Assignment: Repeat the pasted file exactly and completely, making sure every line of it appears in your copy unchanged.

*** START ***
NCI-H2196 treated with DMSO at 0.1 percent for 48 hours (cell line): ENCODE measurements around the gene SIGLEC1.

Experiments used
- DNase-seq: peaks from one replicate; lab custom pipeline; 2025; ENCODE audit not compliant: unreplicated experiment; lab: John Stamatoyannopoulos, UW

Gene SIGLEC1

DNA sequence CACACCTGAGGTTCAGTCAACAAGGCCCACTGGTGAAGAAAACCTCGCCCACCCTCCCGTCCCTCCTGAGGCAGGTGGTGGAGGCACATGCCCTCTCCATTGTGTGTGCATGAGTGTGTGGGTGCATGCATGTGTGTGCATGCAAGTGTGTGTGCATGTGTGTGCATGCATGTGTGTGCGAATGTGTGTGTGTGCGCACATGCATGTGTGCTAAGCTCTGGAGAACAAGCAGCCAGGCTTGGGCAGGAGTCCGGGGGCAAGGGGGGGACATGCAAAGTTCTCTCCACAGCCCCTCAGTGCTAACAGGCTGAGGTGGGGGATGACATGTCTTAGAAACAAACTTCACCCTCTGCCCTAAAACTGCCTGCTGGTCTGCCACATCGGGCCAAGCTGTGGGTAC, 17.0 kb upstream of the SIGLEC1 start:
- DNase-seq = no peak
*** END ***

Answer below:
NCI-H2196 treated with DMSO at 0.1 percent for 48 hours (cell line): ENCODE measurements around the gene SIGLEC1.

Experiments used
- DNase-seq: peaks from one replicate; lab custom pipeline; 2025; ENCODE audit not compliant: unreplicated experiment; lab: John Stamatoyannopoulos, UW

Gene SIGLEC1

DNA sequence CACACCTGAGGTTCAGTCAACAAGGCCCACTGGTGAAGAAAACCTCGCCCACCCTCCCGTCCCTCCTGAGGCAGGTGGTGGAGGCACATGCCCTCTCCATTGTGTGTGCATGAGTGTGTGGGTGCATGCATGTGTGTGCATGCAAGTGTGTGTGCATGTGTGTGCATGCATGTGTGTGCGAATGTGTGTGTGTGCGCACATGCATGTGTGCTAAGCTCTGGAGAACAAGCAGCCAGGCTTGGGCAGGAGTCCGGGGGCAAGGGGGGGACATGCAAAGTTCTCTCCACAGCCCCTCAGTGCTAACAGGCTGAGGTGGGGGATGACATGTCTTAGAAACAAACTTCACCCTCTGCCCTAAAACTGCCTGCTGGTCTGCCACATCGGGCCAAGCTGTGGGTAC, 17.0 kb upstream of the SIGLEC1 start:
- DNase-seq = no peak